Connect To The Youth In Your Family By Connecting Them To Their Family History

Friday, December 21, 2012


So we went to the Victoria and Albert museum today and I learned something about my ancestors.

I knew my Hatton line (Joseph's Hatten Carpenter's mother's line) were drapers in Gravesend.  "Drapers" is such a beautiful word for owning a clothing store.  I also know from his journals that they retired and lived off their wealth for over 20 years and I know from the censuses that they had several servants.  So they must have been fairly successful drapers.  From an American point of view owning a shop makes you a hard living--perhaps blue collar life.  But I knew in England it was a bit different.  I'd seen "Are You Being Served?" on PBS and I know Eliza Doolittle aspired to be a shop girl.

At the Victoria and Albert we found out what a huge deal it is to dress properly in England.  Fashion is a big deal.  I think it comes somewhat from the King's court and the courtiers.  It also told people what your status is.  There was a great exhibit there on historical costume coming down through the ages.  There are many fine clothing shops in London now.  It always has been and still is a great center for fashion.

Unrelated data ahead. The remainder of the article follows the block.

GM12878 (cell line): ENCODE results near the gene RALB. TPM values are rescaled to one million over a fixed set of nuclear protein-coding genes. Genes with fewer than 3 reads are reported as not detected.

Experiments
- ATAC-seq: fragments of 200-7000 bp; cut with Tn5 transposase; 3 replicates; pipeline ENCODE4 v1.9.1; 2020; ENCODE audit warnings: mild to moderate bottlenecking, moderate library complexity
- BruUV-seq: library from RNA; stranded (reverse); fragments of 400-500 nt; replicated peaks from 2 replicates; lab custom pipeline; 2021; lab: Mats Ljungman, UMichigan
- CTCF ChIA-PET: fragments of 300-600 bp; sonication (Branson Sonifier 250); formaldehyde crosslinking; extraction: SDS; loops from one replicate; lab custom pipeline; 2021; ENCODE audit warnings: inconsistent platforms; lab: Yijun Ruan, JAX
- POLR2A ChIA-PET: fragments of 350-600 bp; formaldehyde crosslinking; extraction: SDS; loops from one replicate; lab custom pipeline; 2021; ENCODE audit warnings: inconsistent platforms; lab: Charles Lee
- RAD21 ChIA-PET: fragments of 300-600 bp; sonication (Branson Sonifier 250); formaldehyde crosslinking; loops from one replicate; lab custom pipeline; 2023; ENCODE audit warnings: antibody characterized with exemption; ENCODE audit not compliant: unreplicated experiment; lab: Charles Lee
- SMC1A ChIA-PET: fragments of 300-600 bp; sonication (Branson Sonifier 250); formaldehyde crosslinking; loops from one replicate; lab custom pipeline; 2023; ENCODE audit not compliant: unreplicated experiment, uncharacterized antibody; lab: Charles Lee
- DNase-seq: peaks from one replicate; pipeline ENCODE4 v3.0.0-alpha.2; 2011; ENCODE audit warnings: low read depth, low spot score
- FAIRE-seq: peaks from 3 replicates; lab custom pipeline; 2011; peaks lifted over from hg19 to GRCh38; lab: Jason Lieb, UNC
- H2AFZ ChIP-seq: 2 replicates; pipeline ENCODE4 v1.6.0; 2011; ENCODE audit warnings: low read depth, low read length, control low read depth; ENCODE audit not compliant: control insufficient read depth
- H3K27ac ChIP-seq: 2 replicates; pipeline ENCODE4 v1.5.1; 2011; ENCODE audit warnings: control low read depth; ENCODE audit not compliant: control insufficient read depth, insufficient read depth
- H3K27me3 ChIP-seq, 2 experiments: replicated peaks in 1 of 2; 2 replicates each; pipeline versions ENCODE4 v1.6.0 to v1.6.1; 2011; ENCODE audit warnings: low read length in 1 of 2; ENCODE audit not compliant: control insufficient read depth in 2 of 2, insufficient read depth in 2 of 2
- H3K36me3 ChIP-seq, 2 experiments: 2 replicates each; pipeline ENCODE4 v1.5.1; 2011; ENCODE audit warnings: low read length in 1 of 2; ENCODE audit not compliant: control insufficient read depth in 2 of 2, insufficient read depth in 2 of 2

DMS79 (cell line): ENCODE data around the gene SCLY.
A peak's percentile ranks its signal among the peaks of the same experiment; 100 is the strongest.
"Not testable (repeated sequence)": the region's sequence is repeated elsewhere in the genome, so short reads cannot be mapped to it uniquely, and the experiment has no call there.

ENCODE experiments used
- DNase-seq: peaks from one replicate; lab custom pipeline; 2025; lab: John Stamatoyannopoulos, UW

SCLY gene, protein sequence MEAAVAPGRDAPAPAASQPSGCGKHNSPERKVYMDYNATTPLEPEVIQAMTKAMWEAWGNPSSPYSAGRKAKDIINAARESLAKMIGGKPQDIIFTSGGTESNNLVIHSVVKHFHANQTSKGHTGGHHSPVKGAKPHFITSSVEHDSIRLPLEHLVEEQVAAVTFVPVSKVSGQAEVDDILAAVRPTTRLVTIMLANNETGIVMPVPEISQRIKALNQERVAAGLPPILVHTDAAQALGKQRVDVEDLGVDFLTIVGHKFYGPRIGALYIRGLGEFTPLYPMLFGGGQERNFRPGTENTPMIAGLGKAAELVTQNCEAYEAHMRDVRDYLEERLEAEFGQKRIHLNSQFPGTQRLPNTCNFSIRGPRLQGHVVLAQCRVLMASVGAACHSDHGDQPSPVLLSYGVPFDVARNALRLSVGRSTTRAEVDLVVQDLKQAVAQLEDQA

As my ancestors came to America and then crossed the plains into the western frontier, they picked up a very utilitarian view of clothing.  If you were too into fashion, you were vain.  That flip in attitude had given me a skewed view of what my ancestors did.  But now I think I have a little better perspective.  Perhaps vanity was a virtue.

There was also a temporary display of ball gowns there.  Fabulous.  I should have been born in the 50s.  The balls, the debutantes, socializing throughout the season and being presented at court...  Yeah I can see the fashion thing now.  And it is beautiful. 

Later we went down to Oxford Street and Regent street to see the Christmas lights.  Beautiful shops, beautiful lights.  I learned something about my ancestors and had a great time. 

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